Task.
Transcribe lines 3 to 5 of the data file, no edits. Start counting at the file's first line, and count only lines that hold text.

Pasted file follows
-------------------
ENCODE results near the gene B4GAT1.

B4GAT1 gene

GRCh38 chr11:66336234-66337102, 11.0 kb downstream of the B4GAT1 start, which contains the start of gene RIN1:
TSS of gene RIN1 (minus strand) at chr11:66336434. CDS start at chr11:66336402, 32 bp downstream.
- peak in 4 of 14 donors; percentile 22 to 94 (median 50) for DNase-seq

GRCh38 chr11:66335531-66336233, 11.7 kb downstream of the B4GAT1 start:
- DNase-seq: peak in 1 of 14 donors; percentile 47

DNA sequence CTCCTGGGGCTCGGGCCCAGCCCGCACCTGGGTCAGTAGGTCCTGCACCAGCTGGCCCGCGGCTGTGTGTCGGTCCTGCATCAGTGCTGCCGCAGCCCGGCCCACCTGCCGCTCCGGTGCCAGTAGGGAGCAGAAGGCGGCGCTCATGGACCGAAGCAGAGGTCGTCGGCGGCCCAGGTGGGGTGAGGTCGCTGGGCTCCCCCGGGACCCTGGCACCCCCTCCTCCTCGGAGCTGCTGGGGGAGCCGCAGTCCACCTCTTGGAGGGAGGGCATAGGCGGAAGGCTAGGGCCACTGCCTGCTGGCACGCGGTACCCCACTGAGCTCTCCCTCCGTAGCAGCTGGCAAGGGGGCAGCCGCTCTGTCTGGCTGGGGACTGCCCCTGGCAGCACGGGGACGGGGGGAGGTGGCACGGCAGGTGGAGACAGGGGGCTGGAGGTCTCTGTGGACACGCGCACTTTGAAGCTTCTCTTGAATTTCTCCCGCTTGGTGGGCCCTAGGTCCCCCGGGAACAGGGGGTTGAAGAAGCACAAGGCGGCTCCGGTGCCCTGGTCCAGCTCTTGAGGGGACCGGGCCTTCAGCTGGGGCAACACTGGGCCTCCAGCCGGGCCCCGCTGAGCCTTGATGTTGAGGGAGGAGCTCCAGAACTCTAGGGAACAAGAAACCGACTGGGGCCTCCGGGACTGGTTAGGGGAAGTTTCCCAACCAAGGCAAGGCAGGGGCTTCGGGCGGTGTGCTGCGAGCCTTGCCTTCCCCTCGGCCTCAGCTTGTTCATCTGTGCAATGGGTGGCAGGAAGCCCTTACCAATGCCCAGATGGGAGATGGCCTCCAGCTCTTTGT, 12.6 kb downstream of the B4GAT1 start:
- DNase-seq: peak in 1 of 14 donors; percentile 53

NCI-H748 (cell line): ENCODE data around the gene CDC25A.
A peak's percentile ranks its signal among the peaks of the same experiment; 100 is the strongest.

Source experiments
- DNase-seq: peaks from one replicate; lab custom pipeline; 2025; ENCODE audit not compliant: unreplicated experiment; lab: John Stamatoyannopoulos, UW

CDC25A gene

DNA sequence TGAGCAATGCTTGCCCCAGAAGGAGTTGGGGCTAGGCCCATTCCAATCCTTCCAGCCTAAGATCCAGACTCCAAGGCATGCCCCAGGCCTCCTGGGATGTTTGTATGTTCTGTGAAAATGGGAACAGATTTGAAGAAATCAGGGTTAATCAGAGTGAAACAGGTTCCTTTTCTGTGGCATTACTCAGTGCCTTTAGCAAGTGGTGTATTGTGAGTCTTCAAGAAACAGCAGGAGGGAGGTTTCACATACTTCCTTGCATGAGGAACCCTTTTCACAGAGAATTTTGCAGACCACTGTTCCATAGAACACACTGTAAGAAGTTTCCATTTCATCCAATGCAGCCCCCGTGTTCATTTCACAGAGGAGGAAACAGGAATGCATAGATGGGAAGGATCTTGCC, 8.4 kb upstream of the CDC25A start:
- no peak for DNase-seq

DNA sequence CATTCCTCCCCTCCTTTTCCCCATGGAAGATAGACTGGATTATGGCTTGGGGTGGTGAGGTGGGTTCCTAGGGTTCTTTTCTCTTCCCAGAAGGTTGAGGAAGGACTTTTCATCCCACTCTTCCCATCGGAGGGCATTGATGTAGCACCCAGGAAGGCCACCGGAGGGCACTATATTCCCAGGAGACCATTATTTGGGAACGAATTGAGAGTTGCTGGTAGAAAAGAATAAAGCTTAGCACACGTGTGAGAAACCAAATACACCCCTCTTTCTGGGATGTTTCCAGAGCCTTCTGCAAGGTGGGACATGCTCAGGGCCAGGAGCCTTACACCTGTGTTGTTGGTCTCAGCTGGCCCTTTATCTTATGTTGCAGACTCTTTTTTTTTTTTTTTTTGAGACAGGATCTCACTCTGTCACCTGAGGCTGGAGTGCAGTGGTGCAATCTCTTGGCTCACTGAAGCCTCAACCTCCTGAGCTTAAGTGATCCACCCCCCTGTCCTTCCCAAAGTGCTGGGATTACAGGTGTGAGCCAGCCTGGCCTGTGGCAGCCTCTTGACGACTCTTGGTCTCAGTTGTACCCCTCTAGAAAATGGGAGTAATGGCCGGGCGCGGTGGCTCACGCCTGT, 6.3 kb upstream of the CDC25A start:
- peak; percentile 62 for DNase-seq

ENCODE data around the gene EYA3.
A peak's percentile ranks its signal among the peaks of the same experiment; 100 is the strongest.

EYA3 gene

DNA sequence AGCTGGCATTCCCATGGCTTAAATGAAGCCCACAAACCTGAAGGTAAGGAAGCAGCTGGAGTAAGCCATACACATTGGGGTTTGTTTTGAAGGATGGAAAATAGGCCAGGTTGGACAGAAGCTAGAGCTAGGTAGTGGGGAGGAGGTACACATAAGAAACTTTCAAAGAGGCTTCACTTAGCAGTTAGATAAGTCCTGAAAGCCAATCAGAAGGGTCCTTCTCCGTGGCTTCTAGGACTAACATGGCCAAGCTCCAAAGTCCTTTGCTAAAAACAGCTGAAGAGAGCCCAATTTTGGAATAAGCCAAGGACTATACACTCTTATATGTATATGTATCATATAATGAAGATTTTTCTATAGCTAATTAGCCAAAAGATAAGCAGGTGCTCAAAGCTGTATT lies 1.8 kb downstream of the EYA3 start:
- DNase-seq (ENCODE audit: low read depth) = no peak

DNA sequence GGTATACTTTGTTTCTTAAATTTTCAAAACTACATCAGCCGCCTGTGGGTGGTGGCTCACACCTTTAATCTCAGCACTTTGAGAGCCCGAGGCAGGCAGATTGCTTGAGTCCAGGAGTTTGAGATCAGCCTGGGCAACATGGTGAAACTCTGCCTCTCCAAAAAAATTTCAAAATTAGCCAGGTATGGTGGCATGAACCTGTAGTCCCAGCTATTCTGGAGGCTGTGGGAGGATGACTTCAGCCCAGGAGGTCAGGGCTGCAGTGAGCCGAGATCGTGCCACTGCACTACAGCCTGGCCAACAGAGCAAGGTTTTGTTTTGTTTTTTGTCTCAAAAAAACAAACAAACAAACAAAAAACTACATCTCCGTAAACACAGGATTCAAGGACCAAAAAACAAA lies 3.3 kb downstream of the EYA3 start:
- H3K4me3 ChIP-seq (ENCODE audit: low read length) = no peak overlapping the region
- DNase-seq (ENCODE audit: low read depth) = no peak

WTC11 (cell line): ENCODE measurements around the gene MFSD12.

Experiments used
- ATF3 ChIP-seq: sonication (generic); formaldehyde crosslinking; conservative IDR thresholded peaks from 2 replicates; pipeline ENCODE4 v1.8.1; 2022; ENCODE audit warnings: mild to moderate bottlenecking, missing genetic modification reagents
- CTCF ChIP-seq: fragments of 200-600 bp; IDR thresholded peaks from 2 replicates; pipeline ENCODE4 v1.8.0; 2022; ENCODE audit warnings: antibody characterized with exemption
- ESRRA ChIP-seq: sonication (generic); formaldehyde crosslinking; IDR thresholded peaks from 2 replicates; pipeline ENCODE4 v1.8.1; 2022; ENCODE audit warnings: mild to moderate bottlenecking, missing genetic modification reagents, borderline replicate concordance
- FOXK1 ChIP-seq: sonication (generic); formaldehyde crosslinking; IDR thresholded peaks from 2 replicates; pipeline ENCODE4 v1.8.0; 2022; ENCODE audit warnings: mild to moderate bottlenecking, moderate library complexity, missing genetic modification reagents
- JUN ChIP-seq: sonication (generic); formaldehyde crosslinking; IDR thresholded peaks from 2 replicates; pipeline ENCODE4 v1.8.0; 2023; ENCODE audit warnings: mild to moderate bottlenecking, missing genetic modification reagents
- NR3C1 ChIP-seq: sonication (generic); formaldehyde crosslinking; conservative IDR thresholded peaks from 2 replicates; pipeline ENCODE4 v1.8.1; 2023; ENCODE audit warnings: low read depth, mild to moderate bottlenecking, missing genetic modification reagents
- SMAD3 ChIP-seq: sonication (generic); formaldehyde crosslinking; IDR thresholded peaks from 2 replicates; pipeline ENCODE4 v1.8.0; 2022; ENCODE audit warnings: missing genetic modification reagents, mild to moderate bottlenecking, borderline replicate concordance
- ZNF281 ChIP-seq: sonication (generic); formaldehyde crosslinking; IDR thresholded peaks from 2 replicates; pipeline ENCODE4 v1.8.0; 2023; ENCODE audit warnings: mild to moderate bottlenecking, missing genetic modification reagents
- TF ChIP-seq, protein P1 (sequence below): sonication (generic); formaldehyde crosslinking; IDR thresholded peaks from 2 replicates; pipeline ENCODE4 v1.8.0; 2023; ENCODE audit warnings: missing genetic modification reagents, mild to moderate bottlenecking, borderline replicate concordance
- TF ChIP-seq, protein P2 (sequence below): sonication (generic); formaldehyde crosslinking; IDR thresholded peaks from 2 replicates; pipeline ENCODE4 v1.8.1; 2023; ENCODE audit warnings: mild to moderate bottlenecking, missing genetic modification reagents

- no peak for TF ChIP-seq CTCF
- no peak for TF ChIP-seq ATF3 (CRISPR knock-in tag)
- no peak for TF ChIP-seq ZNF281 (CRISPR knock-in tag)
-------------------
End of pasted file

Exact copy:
GRCh38 chr11:66336234-66337102, 11.0 kb downstream of the B4GAT1 start, which contains the start of gene RIN1:
TSS of gene RIN1 (minus strand) at chr11:66336434. CDS start at chr11:66336402, 32 bp downstream.
- peak in 4 of 14 donors; percentile 22 to 94 (median 50) for DNase-seq